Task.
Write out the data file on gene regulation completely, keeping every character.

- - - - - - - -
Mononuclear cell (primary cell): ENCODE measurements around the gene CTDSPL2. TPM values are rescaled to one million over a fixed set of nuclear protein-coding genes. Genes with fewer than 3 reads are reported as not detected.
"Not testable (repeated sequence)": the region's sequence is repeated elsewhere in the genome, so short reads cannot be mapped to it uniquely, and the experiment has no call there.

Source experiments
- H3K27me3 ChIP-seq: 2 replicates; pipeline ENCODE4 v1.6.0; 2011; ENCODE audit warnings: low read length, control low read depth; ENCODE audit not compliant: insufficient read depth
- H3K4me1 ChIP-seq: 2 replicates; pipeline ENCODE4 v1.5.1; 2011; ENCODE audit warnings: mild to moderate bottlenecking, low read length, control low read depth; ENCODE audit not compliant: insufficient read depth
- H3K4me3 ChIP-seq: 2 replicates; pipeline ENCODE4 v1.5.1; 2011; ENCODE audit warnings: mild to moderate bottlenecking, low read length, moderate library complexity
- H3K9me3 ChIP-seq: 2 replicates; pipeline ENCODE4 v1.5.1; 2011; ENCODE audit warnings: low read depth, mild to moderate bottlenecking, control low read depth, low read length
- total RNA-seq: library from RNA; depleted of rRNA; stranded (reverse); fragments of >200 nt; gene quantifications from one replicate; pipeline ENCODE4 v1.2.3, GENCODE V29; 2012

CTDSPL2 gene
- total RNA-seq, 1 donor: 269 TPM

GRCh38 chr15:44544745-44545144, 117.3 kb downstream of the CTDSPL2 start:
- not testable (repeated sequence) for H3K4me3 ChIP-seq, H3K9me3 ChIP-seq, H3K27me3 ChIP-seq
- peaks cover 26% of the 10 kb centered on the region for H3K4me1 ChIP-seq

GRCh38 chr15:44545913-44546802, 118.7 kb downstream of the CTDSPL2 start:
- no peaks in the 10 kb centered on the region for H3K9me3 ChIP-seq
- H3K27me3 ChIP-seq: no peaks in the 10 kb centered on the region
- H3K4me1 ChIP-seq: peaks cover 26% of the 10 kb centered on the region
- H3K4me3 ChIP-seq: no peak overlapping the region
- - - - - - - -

Mononuclear cell (primary cell): ENCODE measurements around the gene CTDSPL2. TPM values are rescaled to one million over a fixed set of nuclear protein-coding genes. Genes with fewer than 3 reads are reported as not detected.
"Not testable (repeated sequence)": the region's sequence is repeated elsewhere in the genome, so short reads cannot be mapped to it uniquely, and the experiment has no call there.

Source experiments
- H3K27me3 ChIP-seq: 2 replicates; pipeline ENCODE4 v1.6.0; 2011; ENCODE audit warnings: low read length, control low read depth; ENCODE audit not compliant: insufficient read depth
- H3K4me1 ChIP-seq: 2 replicates; pipeline ENCODE4 v1.5.1; 2011; ENCODE audit warnings: mild to moderate bottlenecking, low read length, control low read depth; ENCODE audit not compliant: insufficient read depth
- H3K4me3 ChIP-seq: 2 replicates; pipeline ENCODE4 v1.5.1; 2011; ENCODE audit warnings: mild to moderate bottlenecking, low read length, moderate library complexity
- H3K9me3 ChIP-seq: 2 replicates; pipeline ENCODE4 v1.5.1; 2011; ENCODE audit warnings: low read depth, mild to moderate bottlenecking, control low read depth, low read length
- total RNA-seq: library from RNA; depleted of rRNA; stranded (reverse); fragments of >200 nt; gene quantifications from one replicate; pipeline ENCODE4 v1.2.3, GENCODE V29; 2012

CTDSPL2 gene
- total RNA-seq, 1 donor: 269 TPM

GRCh38 chr15:44544745-44545144, 117.3 kb downstream of the CTDSPL2 start:
- not testable (repeated sequence) for H3K4me3 ChIP-seq, H3K9me3 ChIP-seq, H3K27me3 ChIP-seq
- peaks cover 26% of the 10 kb centered on the region for H3K4me1 ChIP-seq

GRCh38 chr15:44545913-44546802, 118.7 kb downstream of the CTDSPL2 start:
- no peaks in the 10 kb centered on the region for H3K9me3 ChIP-seq
- H3K27me3 ChIP-seq: no peaks in the 10 kb centered on the region
- H3K4me1 ChIP-seq: peaks cover 26% of the 10 kb centered on the region
- H3K4me3 ChIP-seq: no peak overlapping the region